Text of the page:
It is the responsibility of the document authors and the Working
   Group chairs to review changes in the document, and especially in the
   specifications of the code points for which early allocation was
   requested, to ensure that the changes are backward compatible.  If at
   some point changes that are not backward compatible are nonetheless
   required, a decision needs to be made as to whether previously
   allocated code points must be deprecated (see section 3.3 for more



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   information on code point deprecation).  The considerations include
   aspects such as the possibility of existing deployments of the older
   implementations and, hence, the possibility for a collision between
   older and newer implementations in the field.  If the document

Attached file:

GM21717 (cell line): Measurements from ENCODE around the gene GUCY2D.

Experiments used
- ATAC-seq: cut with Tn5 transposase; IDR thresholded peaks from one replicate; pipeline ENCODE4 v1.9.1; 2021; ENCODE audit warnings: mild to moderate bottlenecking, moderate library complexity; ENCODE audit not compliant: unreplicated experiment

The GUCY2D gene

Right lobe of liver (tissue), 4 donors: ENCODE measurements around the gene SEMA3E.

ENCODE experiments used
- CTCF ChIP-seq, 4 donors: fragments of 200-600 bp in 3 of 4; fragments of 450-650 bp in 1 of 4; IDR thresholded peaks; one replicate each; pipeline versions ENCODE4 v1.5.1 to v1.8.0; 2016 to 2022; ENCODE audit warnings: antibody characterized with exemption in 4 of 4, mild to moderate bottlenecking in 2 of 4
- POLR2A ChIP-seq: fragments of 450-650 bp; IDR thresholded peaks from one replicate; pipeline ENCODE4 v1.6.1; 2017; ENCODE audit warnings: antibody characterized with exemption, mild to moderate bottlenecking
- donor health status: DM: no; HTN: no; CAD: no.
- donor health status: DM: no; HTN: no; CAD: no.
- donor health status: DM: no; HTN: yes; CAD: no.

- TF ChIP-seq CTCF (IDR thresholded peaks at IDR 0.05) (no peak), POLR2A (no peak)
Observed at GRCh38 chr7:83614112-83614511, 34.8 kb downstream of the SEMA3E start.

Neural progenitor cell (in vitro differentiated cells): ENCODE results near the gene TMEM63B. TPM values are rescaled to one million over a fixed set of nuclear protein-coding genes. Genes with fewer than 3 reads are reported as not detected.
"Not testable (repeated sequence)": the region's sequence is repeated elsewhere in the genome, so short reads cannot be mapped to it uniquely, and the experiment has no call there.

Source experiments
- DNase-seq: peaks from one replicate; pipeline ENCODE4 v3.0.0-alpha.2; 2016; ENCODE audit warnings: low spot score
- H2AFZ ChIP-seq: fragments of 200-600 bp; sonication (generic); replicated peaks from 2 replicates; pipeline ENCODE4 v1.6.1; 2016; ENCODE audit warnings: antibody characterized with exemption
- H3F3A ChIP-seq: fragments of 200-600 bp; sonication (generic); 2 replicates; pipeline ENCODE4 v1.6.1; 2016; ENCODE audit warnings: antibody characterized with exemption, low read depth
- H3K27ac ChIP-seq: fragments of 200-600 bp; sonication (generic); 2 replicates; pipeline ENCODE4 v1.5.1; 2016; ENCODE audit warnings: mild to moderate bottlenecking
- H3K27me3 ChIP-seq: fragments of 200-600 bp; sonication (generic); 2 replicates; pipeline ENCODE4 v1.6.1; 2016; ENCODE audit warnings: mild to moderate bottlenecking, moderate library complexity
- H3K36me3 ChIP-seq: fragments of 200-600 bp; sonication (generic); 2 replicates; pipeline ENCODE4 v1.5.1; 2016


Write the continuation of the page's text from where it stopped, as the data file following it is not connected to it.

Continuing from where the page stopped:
progresses to the point at which IANA normally makes code point
   allocations, it is the responsibility of the authors and the WG
   chairs to remind IANA that there were early allocations, and of the
   code point values so allocated, in the IANA Considerations section of
   the RFC-to-be.  Allocation is then just a matter of removing the
   "Temporary" tag from the allocation description.

3.3.  Expiry

   As described in Section 3.1, each Temporary assignment is recorded in
   the registry with the date of expiry of the assignment.  If an early
   allocation expires before the document progresses to the point where
   IANA normally makes allocations, the authors and WG chairs may repeat
   the process in section 3.1 to request renewal of the code points.  At
   most, one renewal request may be made; thus, authors should choose